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Martins wants NUMC to apply for program to treat veterans

Nassau County Executive candidate Jack Martins greets commuters

Nassau County Executive candidate Jack Martins greets commuters while campaigning at the Oceanside LIRR station Thursday, Aug. 31, 2017. Photo Credit: Barry Sloan

Republican Nassau County executive candidate Jack Martins is calling on Nassau University Medical Center to apply for designation in a federal program that would allow local veterans to receive treatment there instead of at VA facilities in Suffolk County or New York City.

Martins, a former state senator, said NUMC already has the staff and resources for eligibility in the Veterans Choice program, which lets veterans find an alternate hospital when the closest VA medical center cannot provide the necessary services, or has a wait of more than 30 days.

“This is as clear a no-brainer as there is anywhere,” Martins said in an interview. “It begs the question, ‘why haven’t they done it yet?’ ”

Enacted in 2014, the Veterans Choice program gives veterans with post-traumatic stress disorder and other combat-related conditions a chance to seek care outside the Department of Veterans Affairs if they meet certain eligibility requirements, including demonstrating a hardship in getting to their closest VA hospital.

For patients in Nassau, the closest VA hospitals are in Northport and Brooklyn. NUMC is run by a public benefit corporation, the Nassau Health Care Corporation, and would receive federal reimbursements for treatment under the Veterans Choice Program, Martins said.

Responding to Martins’ call, NUMC spokeswoman Shelley Lotenberg said in a statement Thursday: “We look forward to exploring this exciting opportunity to help veterans obtain the care they need, closer to their communities, in a brand-new primary care center with board-certified physicians in all sub-specialties.”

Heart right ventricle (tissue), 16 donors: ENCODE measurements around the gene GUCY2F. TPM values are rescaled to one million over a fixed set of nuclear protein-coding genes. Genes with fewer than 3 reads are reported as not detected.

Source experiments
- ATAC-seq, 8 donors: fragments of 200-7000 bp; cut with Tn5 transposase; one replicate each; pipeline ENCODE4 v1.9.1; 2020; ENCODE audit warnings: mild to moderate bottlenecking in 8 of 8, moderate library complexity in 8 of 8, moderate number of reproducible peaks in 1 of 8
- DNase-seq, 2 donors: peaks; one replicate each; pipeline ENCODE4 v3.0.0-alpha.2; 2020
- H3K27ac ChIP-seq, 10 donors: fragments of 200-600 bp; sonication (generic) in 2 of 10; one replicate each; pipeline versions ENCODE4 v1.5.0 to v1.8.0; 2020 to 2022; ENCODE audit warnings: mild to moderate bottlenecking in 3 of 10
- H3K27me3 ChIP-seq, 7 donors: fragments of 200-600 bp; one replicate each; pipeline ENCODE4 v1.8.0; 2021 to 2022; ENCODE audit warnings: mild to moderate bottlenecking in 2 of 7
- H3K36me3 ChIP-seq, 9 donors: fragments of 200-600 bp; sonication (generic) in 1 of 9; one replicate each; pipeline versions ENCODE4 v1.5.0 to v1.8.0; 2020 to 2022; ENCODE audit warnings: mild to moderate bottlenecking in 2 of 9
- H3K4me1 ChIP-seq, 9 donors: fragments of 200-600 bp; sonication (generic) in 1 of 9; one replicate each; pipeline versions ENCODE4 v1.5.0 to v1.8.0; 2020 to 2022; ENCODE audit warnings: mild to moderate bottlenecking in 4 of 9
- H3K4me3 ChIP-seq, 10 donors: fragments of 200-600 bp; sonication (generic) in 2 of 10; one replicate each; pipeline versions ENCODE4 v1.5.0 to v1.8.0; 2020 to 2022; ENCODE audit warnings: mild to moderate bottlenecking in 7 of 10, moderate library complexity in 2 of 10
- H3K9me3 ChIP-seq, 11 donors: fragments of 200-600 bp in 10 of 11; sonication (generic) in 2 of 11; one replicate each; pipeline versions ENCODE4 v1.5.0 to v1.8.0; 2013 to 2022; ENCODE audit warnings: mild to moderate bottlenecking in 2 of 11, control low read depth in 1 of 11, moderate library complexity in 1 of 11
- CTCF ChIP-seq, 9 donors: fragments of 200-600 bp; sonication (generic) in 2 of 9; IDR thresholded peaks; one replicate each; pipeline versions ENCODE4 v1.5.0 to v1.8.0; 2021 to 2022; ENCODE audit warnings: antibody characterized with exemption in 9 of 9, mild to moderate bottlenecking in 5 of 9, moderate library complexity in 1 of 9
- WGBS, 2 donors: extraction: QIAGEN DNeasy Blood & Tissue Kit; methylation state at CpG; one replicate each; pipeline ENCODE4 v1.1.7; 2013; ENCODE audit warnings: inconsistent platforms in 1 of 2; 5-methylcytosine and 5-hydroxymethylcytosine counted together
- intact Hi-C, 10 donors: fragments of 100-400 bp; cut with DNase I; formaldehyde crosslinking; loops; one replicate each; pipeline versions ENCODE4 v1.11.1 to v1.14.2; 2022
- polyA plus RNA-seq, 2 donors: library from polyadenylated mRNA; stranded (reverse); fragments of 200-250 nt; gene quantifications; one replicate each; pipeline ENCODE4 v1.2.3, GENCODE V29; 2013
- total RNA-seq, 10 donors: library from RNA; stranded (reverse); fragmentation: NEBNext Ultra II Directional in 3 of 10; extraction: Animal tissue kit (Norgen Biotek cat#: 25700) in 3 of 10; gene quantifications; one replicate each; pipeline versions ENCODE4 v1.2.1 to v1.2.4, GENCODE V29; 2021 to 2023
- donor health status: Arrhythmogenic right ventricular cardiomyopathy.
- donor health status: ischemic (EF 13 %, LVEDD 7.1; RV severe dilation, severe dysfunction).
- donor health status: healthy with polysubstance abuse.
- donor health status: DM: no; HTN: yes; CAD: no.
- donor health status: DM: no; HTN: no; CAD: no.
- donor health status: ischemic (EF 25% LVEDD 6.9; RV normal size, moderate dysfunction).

Nassau County Legis. William Gaylor (R-Lynbrook), chairman of the legislature’s Veterans and Senior Affairs Committee, who has also worked on the issue, noted that the distance some Nassau veterans must travel to receive care is “simply unacceptable, especially when we have a top-rated medical facility, with world-renowned doctors and staff ready, willing and able to care for our veterans.”

Martins will face the winner of the Sept. 12 Democratic primary for county executive between County Legis. Laura Curran of Baldwin and County Comptroller George Maragos.

Maragos declined to comment on the issue.

Curran spokesman Philip Shulman said in a statement that Curran supports Martins’ request, but also criticized him for not raising unrelated recent NUMC issues, including a lucrative contract extension for the hospital’s public benefit corporation’s Republican-appointed chief executive, and a lawsuit by the county Civil Service Commission that alleged the hospital has skirted hiring rules meant to prevent political influence.

“Of course, Laura agrees that Nassau County veterans deserve the highest possible level of care at the most convenient facilities,” Shulman said. “It’s distressing, however, that Jack Martins has chosen an issue that unites us all — health care for veterans — to try to distract from the revelations of mismanagement and taxpayer-funded patronage that have emerged in the past week about the public hospital run by his political machine.”

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